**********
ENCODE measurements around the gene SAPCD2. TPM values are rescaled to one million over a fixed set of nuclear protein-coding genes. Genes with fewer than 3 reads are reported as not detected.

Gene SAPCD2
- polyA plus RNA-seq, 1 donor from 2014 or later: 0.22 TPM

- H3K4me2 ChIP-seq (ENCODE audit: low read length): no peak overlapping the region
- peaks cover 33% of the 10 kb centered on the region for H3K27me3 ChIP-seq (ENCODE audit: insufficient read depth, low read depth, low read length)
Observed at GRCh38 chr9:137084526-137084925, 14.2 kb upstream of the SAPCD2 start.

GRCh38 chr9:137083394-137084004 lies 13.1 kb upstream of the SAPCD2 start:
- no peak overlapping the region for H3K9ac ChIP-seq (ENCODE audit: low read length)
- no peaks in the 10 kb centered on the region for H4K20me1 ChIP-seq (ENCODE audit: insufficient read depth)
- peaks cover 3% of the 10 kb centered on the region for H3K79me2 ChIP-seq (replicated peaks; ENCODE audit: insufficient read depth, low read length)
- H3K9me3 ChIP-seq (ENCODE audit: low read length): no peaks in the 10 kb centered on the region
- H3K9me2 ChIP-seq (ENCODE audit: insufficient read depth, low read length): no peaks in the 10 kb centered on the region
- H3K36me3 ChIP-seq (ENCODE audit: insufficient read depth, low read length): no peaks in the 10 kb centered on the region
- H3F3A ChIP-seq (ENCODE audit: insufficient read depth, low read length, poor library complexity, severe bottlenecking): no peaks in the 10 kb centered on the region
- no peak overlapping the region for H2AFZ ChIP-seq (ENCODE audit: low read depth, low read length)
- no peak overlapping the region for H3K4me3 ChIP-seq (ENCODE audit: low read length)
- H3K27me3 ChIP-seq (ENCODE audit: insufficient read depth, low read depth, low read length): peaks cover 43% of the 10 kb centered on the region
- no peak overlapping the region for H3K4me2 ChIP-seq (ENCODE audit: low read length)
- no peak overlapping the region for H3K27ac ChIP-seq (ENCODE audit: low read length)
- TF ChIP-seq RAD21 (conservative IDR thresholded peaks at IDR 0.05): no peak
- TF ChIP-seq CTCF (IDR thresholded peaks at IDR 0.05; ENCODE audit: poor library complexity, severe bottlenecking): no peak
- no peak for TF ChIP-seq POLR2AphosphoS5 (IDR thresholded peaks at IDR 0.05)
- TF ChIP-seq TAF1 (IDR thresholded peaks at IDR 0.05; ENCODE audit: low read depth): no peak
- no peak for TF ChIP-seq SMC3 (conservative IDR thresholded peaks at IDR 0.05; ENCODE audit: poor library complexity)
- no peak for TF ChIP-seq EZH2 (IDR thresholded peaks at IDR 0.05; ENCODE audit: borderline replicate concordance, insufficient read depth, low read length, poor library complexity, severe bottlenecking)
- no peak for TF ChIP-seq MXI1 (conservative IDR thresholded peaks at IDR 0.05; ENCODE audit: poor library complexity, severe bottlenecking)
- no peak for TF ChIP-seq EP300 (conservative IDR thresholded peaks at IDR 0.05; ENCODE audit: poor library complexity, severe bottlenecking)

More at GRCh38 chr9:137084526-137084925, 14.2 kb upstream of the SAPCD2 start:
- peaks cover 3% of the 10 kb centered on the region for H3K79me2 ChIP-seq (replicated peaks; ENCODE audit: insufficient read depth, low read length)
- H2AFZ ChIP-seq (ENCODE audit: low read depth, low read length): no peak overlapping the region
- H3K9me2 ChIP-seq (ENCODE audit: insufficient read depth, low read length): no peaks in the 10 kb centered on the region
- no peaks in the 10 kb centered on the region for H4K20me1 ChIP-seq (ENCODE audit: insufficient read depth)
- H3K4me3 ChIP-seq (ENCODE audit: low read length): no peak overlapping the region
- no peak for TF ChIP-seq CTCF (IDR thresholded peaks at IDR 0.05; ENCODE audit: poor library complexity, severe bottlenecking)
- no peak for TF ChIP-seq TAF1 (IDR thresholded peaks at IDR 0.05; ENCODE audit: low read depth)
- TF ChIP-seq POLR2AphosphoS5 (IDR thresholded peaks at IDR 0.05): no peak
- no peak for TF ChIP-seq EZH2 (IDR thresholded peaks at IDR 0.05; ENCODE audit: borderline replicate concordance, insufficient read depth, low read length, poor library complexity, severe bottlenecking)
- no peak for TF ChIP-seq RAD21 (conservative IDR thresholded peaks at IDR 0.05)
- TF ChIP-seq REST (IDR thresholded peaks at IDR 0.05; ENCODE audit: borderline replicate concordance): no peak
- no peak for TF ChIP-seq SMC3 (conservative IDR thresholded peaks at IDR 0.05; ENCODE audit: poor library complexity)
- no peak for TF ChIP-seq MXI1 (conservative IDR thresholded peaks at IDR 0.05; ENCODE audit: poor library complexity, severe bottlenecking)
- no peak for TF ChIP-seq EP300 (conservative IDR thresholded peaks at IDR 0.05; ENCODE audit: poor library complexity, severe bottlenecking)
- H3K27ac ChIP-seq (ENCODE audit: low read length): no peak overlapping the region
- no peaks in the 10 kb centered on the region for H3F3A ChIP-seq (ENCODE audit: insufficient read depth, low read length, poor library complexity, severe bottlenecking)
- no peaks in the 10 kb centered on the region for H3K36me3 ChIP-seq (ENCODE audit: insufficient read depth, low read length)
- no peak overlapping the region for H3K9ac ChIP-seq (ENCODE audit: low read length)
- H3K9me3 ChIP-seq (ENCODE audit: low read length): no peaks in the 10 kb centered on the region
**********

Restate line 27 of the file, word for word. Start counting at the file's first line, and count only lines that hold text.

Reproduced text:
- no peak for TF ChIP-seq EP300 (conservative IDR thresholded peaks at IDR 0.05; ENCODE audit: poor library complexity, severe bottlenecking)